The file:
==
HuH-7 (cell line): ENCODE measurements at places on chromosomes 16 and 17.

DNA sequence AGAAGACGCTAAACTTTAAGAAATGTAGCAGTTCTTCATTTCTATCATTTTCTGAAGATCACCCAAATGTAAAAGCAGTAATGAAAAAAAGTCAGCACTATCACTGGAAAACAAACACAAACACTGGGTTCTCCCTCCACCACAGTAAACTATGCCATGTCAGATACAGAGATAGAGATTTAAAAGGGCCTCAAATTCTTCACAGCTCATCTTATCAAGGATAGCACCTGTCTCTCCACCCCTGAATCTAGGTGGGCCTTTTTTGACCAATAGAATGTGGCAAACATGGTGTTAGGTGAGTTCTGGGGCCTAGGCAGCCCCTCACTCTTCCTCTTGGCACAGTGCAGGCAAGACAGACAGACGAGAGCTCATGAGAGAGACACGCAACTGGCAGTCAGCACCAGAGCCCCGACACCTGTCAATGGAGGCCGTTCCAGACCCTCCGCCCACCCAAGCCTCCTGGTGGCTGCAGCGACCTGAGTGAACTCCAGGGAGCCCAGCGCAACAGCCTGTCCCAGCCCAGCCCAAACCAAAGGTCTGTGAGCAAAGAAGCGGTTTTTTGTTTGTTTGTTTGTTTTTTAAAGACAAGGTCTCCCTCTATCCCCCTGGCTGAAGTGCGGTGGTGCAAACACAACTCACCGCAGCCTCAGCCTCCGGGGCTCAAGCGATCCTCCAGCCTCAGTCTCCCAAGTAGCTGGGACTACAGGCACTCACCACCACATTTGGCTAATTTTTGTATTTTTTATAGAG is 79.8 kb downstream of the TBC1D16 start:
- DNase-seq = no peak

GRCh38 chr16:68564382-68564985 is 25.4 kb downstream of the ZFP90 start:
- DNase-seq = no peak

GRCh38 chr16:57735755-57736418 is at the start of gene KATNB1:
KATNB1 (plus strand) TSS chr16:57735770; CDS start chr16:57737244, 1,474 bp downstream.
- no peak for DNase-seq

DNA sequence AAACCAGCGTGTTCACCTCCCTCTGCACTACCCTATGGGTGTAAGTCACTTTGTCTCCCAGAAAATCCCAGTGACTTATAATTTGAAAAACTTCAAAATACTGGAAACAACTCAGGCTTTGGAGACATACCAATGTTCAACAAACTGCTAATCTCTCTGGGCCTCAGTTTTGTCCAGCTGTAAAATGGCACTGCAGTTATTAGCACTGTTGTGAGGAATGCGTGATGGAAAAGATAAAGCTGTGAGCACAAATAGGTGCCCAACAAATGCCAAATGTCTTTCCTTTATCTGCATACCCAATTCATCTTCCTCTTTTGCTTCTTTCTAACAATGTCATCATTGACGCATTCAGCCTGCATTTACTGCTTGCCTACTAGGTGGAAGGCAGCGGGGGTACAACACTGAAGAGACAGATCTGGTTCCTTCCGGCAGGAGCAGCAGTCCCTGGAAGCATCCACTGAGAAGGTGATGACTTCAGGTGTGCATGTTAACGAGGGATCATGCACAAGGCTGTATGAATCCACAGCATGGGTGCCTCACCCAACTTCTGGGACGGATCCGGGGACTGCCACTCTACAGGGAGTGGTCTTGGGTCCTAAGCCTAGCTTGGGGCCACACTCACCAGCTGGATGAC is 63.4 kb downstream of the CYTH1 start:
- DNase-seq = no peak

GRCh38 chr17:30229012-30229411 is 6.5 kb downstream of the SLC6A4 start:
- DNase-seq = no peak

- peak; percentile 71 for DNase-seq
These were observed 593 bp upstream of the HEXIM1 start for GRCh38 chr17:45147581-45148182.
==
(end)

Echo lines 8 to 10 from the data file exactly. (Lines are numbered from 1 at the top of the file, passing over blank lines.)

- no peak for DNase-seq

DNA sequence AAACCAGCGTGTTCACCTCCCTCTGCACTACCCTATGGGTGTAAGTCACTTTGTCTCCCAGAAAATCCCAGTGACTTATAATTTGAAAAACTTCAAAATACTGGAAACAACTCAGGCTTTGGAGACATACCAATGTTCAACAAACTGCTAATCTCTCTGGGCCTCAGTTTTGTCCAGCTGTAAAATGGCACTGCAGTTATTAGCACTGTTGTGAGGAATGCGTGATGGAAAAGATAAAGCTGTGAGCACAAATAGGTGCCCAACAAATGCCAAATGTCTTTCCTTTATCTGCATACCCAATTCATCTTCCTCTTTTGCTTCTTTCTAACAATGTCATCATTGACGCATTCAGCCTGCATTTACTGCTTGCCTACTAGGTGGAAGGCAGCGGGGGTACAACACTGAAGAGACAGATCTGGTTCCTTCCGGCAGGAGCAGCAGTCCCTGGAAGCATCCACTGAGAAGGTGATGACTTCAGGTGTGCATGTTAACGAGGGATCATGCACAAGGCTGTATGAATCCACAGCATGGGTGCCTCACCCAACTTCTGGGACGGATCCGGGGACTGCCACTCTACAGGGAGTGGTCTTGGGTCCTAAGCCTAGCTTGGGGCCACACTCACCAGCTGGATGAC is 63.4 kb downstream of the CYTH1 start:
- DNase-seq = no peak